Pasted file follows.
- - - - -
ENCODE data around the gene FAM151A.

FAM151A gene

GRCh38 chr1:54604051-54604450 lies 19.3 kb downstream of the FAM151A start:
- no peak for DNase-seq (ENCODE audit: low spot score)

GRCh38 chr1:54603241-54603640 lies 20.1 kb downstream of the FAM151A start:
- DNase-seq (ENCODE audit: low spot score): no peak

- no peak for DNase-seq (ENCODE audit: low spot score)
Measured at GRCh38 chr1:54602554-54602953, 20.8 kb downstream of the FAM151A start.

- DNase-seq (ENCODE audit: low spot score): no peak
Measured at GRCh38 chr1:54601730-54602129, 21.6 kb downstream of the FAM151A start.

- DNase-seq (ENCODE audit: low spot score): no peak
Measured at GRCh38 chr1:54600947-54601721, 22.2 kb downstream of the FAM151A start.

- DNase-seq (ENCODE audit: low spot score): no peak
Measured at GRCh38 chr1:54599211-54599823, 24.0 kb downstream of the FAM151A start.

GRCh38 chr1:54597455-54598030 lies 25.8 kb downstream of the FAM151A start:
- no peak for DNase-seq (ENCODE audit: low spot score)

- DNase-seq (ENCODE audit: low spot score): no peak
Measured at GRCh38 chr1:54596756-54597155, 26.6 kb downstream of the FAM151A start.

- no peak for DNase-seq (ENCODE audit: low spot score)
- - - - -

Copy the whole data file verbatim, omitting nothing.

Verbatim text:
ENCODE data around the gene FAM151A.

FAM151A gene

GRCh38 chr1:54604051-54604450 lies 19.3 kb downstream of the FAM151A start:
- no peak for DNase-seq (ENCODE audit: low spot score)

GRCh38 chr1:54603241-54603640 lies 20.1 kb downstream of the FAM151A start:
- DNase-seq (ENCODE audit: low spot score): no peak

- no peak for DNase-seq (ENCODE audit: low spot score)
Measured at GRCh38 chr1:54602554-54602953, 20.8 kb downstream of the FAM151A start.

- DNase-seq (ENCODE audit: low spot score): no peak
Measured at GRCh38 chr1:54601730-54602129, 21.6 kb downstream of the FAM151A start.

- DNase-seq (ENCODE audit: low spot score): no peak
Measured at GRCh38 chr1:54600947-54601721, 22.2 kb downstream of the FAM151A start.

- DNase-seq (ENCODE audit: low spot score): no peak
Measured at GRCh38 chr1:54599211-54599823, 24.0 kb downstream of the FAM151A start.

GRCh38 chr1:54597455-54598030 lies 25.8 kb downstream of the FAM151A start:
- no peak for DNase-seq (ENCODE audit: low spot score)

- DNase-seq (ENCODE audit: low spot score): no peak
Measured at GRCh38 chr1:54596756-54597155, 26.6 kb downstream of the FAM151A start.

- no peak for DNase-seq (ENCODE audit: low spot score)